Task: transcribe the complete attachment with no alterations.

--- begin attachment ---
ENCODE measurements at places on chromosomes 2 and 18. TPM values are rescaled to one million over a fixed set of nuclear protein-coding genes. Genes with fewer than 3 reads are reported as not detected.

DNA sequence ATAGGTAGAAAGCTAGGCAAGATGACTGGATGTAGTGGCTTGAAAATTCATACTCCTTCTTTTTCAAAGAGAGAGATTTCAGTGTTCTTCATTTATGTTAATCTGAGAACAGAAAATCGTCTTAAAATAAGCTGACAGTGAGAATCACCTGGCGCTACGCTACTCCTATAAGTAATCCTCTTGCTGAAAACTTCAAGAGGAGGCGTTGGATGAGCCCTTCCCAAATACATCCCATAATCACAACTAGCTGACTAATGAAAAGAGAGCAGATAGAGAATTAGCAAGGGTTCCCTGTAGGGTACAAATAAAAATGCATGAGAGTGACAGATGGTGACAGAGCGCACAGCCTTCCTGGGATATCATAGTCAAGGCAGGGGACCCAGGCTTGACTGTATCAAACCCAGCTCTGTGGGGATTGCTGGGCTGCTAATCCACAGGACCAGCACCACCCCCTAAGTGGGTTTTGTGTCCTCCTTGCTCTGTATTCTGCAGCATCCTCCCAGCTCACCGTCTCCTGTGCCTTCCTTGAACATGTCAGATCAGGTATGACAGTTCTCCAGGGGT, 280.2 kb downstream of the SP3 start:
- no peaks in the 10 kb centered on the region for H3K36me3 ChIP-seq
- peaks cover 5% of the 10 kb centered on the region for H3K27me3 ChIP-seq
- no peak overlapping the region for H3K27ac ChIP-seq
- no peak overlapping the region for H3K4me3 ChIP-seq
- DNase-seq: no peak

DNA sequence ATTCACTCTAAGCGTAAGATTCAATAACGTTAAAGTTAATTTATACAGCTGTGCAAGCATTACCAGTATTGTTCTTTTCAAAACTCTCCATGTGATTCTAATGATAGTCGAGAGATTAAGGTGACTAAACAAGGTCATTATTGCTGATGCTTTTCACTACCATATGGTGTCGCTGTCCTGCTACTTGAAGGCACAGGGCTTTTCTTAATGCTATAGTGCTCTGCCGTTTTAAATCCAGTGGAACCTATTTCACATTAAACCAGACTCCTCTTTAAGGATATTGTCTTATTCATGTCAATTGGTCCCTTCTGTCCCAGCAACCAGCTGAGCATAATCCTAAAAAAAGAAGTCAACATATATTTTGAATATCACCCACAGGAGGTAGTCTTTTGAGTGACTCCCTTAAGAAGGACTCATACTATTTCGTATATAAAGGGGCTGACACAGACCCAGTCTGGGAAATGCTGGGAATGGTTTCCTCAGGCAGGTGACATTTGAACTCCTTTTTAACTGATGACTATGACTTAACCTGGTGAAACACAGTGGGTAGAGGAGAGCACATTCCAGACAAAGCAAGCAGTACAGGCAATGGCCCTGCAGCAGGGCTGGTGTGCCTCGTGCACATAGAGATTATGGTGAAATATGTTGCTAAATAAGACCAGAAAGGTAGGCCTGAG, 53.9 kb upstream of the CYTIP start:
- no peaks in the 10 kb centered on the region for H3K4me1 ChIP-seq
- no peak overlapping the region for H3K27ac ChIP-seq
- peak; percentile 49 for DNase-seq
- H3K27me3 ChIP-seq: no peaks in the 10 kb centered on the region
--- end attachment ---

ENCODE measurements at places on chromosomes 2 and 18. TPM values are rescaled to one million over a fixed set of nuclear protein-coding genes. Genes with fewer than 3 reads are reported as not detected.

DNA sequence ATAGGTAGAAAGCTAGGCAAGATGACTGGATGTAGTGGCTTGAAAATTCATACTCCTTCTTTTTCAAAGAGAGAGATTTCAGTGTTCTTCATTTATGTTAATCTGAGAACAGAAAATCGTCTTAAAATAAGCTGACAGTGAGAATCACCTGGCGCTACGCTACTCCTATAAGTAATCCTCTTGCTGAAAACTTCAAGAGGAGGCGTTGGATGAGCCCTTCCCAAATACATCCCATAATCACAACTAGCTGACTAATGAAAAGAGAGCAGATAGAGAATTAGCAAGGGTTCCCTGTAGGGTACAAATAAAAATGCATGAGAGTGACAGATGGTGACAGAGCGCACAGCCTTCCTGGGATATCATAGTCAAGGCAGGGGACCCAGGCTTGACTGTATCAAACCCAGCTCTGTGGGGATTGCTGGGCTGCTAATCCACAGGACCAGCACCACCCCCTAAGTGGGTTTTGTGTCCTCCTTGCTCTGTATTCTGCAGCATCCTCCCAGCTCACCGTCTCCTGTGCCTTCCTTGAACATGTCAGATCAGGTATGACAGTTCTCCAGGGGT, 280.2 kb downstream of the SP3 start:
- no peaks in the 10 kb centered on the region for H3K36me3 ChIP-seq
- peaks cover 5% of the 10 kb centered on the region for H3K27me3 ChIP-seq
- no peak overlapping the region for H3K27ac ChIP-seq
- no peak overlapping the region for H3K4me3 ChIP-seq
- DNase-seq: no peak

DNA sequence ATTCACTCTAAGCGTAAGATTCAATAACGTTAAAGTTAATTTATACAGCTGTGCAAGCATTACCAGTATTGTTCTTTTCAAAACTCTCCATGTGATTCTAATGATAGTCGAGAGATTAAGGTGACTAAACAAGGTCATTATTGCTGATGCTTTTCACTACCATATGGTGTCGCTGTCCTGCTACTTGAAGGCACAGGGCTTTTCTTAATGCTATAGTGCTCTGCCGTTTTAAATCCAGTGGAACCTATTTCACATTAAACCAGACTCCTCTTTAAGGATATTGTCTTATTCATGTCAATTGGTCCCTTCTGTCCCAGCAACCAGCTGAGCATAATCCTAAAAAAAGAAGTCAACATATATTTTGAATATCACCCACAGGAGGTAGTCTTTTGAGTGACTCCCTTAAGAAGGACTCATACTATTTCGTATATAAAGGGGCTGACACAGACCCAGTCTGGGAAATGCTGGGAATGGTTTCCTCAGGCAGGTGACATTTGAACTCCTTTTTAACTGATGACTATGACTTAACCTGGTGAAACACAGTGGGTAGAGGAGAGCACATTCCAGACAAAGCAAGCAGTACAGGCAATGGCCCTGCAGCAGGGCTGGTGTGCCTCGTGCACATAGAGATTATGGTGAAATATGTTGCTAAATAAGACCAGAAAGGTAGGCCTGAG, 53.9 kb upstream of the CYTIP start:
- no peaks in the 10 kb centered on the region for H3K4me1 ChIP-seq
- no peak overlapping the region for H3K27ac ChIP-seq
- peak; percentile 49 for DNase-seq
- H3K27me3 ChIP-seq: no peaks in the 10 kb centered on the region